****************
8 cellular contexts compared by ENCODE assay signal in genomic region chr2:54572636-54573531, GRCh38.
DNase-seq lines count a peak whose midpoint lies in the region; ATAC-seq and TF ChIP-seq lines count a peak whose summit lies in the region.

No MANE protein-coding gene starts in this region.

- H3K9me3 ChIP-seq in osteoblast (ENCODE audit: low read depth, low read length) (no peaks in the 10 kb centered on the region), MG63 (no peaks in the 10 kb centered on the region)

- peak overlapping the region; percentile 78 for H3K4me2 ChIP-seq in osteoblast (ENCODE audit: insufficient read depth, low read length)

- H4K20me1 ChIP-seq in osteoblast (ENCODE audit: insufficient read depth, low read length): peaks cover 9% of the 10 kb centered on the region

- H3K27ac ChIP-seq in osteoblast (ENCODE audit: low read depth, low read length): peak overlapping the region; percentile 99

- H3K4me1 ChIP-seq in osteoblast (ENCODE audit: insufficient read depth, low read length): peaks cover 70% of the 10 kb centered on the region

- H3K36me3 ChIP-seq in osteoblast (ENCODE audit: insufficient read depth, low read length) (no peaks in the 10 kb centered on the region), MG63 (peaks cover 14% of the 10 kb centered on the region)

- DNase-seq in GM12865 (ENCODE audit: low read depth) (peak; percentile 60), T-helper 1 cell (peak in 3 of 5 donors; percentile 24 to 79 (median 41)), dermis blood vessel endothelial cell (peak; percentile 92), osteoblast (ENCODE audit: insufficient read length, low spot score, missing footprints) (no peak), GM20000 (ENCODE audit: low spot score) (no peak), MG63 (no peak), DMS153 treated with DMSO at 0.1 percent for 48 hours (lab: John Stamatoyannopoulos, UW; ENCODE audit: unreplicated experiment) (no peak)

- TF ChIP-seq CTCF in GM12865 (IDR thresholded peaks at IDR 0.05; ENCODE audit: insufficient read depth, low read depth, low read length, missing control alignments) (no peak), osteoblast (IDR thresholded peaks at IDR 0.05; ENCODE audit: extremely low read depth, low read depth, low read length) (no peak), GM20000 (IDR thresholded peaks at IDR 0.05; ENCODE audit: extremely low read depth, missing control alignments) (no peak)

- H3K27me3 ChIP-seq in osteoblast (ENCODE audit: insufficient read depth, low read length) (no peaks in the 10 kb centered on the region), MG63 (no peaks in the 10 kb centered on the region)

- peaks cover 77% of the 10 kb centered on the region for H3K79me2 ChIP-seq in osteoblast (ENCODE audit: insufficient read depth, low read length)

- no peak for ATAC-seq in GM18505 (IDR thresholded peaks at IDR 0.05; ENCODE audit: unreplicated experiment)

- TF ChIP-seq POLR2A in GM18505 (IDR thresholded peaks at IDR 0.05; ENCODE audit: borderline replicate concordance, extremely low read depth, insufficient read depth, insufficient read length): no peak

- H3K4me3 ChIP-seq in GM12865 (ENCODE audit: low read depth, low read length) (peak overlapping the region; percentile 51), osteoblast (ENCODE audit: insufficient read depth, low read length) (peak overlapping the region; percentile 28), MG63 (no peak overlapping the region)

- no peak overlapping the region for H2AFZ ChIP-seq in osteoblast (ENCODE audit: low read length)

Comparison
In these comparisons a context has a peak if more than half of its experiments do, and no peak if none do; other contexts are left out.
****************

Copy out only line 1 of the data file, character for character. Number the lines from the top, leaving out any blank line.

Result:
8 cellular contexts compared by ENCODE assay signal in genomic region chr2:54572636-54573531, GRCh38.